The Lebanese-born former American oncologist Farid Fata committed one of the most malicious acts of greed by a medical professional in recorded history.
Fata spent six years telling otherwise healthy people that they had cancer and needed immediate chemotherapy. He then fraudulently billed over $34 million in charges to Medicare and private insurance companies. Fata will arguably spend the rest of his life in prison, but the financial, psychological, and physical damage dealt to his patients and their families will never be undone or repaired.
I find so striking about Fata’s story that none of these patients, who underwent the grueling and agonizing chemotherapy process, bothered to seek a second opinion. This anecdote highlights a major problem with how we are managing our health care system: Many patients do not ask for a second opinion. I won’t assume knowledge in the case of Fata’s patients as to why they never chose to do so. I can only state my own observation: Patients are being conditioned not to ask for second opinions.
One patient I know in particular calls this the “I’ll spit in your food” principle. Just how one does not want to agitate the personnel who handle your food at a restaurant. One certainly does not want to agitate the person involved in managing something as delicate as their health. Often in medically underserved areas, many patients fear losing relationships with their physicians if they ask for a second opinion.
And they are justified in their concerns.
Citing the essentialism of trust, many physicians, often practicing for underserved populations, make it explicit that if their patients seek another physician’s services, they will terminate the relationship of care.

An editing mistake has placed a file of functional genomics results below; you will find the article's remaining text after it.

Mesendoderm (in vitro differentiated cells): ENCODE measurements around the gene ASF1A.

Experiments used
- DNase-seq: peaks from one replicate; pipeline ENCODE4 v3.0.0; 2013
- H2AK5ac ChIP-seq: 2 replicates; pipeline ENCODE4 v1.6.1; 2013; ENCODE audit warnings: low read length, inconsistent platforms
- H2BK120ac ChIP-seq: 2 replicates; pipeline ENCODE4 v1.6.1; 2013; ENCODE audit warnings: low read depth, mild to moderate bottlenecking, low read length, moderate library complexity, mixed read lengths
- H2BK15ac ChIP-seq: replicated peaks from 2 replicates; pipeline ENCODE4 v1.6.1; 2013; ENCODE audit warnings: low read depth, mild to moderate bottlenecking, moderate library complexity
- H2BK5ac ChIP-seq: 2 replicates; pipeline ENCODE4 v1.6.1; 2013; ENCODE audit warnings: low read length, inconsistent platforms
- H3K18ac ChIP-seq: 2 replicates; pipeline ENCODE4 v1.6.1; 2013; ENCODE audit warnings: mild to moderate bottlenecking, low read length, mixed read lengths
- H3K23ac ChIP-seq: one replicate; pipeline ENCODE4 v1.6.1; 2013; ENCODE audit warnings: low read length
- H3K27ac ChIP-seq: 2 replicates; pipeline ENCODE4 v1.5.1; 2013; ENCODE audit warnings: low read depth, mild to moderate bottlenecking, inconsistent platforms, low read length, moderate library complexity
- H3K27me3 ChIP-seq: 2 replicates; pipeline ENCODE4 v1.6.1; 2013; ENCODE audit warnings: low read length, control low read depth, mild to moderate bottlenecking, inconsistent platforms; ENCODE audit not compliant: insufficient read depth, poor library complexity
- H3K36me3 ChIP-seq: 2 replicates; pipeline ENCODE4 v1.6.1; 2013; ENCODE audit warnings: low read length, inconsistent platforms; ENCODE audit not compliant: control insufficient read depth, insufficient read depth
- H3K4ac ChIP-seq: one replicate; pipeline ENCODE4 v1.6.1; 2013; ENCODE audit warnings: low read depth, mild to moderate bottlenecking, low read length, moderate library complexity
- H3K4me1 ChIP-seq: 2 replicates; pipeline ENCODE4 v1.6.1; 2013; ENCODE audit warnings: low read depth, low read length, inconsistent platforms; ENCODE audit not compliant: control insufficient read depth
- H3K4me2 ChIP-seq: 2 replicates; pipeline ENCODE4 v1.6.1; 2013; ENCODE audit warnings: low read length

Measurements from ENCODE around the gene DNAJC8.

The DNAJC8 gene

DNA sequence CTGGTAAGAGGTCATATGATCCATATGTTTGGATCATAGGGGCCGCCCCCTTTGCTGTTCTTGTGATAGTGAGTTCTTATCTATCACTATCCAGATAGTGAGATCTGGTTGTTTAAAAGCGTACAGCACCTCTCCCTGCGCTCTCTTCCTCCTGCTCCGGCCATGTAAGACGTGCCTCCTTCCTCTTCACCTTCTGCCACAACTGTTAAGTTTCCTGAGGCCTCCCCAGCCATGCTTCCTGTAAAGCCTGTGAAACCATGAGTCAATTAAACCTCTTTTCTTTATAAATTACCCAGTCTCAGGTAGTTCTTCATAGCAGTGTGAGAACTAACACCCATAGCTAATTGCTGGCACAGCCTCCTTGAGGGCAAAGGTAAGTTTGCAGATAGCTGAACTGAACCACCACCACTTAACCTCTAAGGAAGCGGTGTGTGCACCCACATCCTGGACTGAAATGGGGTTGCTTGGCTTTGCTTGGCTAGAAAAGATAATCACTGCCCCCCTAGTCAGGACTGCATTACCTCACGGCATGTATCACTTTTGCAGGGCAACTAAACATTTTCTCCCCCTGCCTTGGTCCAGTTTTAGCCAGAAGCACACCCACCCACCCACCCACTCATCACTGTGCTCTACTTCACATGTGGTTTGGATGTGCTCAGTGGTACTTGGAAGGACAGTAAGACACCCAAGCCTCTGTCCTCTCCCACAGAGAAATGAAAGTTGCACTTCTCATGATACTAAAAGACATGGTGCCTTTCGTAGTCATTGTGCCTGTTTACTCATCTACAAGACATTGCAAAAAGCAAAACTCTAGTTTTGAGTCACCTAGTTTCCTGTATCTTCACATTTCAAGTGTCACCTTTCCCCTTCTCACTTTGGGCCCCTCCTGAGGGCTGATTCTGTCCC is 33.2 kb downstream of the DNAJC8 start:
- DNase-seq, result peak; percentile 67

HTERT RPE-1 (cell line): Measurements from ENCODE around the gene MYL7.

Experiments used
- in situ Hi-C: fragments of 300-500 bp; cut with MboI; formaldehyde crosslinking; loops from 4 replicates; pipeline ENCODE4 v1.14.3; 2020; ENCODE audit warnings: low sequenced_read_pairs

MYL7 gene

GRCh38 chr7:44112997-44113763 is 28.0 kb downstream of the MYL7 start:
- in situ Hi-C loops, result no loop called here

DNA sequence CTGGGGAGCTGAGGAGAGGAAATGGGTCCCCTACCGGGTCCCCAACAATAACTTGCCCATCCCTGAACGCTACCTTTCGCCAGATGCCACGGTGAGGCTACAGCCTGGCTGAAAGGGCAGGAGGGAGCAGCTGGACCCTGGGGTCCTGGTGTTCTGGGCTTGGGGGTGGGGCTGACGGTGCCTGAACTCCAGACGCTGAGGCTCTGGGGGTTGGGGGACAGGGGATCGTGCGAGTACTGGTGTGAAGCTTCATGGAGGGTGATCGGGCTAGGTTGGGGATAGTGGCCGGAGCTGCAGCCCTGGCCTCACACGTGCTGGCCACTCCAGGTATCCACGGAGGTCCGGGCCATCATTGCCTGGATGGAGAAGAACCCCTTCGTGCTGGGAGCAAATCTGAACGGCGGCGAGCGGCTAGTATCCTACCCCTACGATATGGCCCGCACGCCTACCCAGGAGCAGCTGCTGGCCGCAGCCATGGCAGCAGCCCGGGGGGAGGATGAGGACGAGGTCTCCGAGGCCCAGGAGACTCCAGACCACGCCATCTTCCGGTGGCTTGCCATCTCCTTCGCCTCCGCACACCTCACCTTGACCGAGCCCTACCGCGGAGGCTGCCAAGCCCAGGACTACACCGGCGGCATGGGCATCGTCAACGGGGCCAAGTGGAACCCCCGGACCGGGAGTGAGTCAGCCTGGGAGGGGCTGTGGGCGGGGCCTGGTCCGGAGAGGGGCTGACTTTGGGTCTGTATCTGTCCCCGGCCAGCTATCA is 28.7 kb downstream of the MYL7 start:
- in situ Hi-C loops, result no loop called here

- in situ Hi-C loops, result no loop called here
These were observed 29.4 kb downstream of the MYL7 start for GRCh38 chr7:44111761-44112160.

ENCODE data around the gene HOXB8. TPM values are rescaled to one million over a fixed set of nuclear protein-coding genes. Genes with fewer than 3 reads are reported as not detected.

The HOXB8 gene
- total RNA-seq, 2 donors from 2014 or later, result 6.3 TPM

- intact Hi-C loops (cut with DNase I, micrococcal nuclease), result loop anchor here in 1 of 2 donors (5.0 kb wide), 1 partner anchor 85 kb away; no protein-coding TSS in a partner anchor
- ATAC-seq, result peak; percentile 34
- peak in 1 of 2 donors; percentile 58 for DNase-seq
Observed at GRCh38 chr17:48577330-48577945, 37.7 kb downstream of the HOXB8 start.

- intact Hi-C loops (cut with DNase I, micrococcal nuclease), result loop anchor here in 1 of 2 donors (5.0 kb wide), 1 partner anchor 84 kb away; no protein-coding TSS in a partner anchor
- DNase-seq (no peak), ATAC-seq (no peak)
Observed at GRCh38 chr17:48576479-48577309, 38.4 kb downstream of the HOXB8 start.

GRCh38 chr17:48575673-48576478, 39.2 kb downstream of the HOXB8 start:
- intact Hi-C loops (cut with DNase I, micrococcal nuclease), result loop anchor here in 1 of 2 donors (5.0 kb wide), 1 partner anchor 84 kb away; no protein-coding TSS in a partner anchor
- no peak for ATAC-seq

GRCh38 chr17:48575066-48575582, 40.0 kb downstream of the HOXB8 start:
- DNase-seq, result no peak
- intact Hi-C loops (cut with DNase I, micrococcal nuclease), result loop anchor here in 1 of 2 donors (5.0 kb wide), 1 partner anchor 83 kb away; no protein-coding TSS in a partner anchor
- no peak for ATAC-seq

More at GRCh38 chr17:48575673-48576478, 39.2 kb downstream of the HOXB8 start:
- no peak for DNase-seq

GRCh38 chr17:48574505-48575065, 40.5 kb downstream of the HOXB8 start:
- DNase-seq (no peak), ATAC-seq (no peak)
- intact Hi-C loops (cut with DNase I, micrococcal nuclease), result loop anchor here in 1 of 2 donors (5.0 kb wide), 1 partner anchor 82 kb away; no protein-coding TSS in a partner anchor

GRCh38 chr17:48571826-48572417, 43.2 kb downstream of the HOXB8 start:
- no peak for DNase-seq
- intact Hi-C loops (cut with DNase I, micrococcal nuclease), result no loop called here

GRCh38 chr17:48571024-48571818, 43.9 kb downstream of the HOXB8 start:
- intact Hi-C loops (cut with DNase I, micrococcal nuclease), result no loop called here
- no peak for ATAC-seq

If you live in a medically underserved area, there is arguably only one or two specialists who can diagnose and treat rheumatology, pulmonology, etc. Termination of care in a medically underserved area means getting your health care from providers who are hours and maybe even days away from you. This leads to patients delaying treatment, delays in communication, and poor disease vigilance, among other problems.
Aside from the clear violation of the AMA’s principles of medical ethics, which lists the right to a second opinion, any policy that discourages a patient from doing so should be viewed in the larger context of public health and behavior, and thus should be absolutely discouraged by medical ethicists and lawmakers.
Perhaps one day, we will have a Miranda rights analog for patients in the health care system. Whereby patients are informed immediately as part of the physician’s standard operating procedure, in the most explicit manner possible, upon receiving a diagnosis that they have the right to a second opinion, without, of course, termination of care.
Robert Trent is a graduate student.
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